A major United Nations climate change summit will take place in Glasgow.
The UK has won the bid to host the 26th Conference of the Parties, known as COP26, following a partnership with Italy.
Up to 30,000 delegates are expected to attend the event at Glasgow’s Scottish Events Campus (SEC) at the end of next year.
It is designed to produce an international response to the climate emergency.
The UK will host the main COP summit while Italy will host preparatory events and a significant youth event, as part of the agreement.
The Scottish government’s Climate Change Secretary Roseanna Cunningham said the decision to host COP26 in Scotland was right “given our leadership on climate action”.
She continued: “I am pleased that Glasgow has been confirmed as the host city of COP26, now that the joint UK and Italy bid to host the summit has been approved.
“Scotland was one of the first countries in the world to acknowledge the global climate emergency and the Scottish government has introduced the toughest targets in the UK to ensure our action matches the scale of our climate ambitions.
“We look forward to working collaboratively with partners to deliver an ambitious and effective conference that ensures Scotland plays a leading role to help promote the increased global effort to tackle climate change.”
The conference has been described as the most important gathering on climate change since the Paris agreement was signed in 2015.
Lasting for two weeks, it would be the largest summit the UK has ever hosted, with up to 200 world leaders expected to attend for the final weekend.
2020’s conference is seen as a major crossroads in the battle against global climate change. It will likely be held just after the next US presidential election.
It will also be the year in which governments are due to review their promises to cut carbon emissions in line with the latest science.
Campaigners have said the event will give the UK the chance to set the tone for the world’s future.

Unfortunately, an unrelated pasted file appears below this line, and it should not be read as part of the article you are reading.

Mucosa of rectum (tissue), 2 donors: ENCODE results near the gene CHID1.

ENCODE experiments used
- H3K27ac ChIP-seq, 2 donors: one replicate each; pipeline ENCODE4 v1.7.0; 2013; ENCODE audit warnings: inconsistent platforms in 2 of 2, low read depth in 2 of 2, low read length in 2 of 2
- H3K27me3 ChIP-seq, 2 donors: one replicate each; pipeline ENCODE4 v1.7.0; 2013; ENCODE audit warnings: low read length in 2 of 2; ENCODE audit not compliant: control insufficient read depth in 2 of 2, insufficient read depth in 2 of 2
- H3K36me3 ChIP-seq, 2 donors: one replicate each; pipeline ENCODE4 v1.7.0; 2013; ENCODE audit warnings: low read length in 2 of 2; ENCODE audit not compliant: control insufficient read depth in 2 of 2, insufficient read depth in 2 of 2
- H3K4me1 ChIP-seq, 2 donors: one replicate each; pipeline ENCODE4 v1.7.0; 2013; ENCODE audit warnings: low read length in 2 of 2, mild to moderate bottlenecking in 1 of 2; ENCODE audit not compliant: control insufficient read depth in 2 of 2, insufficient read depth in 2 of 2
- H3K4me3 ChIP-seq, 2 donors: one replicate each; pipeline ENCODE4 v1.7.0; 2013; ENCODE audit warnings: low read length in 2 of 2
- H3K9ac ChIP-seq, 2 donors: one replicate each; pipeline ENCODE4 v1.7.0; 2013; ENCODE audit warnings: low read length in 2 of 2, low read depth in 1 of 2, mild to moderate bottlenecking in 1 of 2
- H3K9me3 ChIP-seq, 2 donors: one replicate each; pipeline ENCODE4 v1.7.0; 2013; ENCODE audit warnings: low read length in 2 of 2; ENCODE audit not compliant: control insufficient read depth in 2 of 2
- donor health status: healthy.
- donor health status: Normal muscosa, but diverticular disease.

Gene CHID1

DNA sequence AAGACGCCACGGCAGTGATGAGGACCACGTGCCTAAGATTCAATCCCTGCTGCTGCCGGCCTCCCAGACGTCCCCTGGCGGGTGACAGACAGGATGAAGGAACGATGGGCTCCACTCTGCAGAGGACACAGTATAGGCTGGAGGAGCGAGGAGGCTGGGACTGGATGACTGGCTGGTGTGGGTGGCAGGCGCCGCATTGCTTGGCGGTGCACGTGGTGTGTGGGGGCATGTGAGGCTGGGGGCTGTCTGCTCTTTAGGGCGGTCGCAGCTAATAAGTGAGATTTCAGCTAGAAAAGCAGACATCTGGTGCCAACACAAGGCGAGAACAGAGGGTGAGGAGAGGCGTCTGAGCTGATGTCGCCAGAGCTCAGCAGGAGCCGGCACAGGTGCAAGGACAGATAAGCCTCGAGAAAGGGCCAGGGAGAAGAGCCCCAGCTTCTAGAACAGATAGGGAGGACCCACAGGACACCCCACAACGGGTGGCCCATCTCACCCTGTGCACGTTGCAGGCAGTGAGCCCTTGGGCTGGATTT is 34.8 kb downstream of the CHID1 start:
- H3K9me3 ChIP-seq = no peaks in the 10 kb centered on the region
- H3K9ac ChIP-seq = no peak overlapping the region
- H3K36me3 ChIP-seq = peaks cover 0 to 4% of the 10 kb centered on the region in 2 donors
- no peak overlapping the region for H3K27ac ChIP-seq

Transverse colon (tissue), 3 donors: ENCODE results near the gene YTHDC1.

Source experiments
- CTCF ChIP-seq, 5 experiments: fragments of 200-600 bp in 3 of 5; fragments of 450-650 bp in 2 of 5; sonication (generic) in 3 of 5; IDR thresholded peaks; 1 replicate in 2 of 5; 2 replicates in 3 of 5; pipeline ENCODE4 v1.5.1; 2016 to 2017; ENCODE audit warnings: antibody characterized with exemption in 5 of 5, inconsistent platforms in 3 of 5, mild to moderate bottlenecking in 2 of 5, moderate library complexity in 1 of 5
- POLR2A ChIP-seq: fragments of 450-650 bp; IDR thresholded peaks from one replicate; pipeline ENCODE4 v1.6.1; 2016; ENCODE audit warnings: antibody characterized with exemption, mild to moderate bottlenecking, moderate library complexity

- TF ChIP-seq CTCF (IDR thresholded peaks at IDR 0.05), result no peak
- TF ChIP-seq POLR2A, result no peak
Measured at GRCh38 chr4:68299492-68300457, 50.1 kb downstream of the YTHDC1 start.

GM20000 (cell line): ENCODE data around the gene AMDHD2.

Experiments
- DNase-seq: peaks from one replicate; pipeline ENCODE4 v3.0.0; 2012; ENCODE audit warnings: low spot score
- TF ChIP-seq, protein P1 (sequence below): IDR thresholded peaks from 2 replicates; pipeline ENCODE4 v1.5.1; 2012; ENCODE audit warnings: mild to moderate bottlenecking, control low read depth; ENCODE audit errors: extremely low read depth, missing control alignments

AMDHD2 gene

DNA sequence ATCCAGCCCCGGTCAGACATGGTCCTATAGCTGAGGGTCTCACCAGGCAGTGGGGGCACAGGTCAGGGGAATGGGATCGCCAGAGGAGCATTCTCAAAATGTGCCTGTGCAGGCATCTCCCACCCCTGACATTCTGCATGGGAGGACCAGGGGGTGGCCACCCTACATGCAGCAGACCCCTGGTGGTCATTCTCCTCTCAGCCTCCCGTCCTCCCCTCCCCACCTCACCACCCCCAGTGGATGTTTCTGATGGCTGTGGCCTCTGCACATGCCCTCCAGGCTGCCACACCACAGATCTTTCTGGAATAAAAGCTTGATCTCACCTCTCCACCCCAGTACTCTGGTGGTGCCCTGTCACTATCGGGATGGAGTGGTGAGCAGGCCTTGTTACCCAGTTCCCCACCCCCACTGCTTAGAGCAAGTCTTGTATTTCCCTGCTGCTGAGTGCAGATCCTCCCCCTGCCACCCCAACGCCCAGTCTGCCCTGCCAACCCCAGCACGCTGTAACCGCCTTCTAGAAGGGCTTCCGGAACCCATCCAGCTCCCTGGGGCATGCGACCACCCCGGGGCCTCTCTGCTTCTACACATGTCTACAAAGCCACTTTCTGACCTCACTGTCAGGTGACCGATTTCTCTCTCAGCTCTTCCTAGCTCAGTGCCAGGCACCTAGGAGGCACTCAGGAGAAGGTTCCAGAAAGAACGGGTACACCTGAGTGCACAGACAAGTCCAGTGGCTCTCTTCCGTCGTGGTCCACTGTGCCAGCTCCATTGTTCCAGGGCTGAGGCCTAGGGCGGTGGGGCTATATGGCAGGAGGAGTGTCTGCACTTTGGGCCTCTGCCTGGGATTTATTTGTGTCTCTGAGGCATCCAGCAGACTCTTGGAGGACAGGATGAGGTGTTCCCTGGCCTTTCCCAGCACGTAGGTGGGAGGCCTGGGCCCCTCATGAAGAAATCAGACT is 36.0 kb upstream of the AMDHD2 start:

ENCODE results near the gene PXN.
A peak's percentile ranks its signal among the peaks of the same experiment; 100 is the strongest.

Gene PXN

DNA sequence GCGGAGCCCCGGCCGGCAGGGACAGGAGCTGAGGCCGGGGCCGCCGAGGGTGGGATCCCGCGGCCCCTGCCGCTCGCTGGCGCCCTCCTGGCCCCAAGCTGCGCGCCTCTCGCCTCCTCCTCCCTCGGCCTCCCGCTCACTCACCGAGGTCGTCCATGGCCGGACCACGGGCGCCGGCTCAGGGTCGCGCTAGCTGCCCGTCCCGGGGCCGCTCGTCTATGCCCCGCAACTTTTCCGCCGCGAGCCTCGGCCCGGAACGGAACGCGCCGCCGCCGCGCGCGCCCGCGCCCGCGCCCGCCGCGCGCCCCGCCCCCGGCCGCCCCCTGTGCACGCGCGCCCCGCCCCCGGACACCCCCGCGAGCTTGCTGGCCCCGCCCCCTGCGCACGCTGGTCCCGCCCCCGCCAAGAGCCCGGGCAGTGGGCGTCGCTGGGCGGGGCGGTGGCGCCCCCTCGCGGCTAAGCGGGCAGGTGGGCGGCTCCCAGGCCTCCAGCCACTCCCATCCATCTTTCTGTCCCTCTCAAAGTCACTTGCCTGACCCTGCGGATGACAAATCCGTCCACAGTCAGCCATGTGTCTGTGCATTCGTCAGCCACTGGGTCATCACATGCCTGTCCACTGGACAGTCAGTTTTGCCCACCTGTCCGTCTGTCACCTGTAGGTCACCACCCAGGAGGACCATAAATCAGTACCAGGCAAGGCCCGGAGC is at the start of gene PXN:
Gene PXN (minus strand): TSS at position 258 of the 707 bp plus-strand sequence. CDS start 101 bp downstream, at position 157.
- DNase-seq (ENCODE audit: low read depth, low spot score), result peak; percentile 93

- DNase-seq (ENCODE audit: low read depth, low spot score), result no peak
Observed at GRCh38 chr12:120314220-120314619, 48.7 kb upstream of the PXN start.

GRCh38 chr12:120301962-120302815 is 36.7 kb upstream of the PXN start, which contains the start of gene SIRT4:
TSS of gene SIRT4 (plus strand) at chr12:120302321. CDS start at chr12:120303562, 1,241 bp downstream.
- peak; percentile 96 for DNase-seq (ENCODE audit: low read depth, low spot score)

Climate campaigner Greta Thunberg appeared at the 2018 conference in Poland.
It is expected to pose major security challenges for the Scottish government and police.
Sources have told BBC Scotland that police will seek additional funding from the Scottish and UK governments.
Analysis by BBC News Science Editor David Shukman
Intense, overcrowded and bewildering – a few impressions from UN climate conferences I’ve reported from over the years.
They’re a rare chance for the world to get together to tackle climate change but because the stakes are high the atmosphere is always tense.
The negotiations are complicated – with long arguments over phrases or even individual words. They regularly drag through the night leaving delegates exhausted.
In Montreal back in 2005, at dawn on the final day, the then British environment secretary Margaret Beckett wept with relief when a deal was reached.
In Copenhagen in 2009, some environmental campaigners were so frustrated with the lack of progress that they walked out – while at the same time other campaigners, who had staged a march outside the conference centre, battled with police in an effort to get inside.
The gathering in Paris in 2015 was one of the smoothest, clever French diplomacy navigating towards a landmark deal, what’s called the Paris Agreement.
A system of voluntary cuts in carbon emissions, it formally comes into effect next year. The Whitehall view is that this is an extraordinary opportunity.
But it also means there’s a huge responsibility now on British shoulders.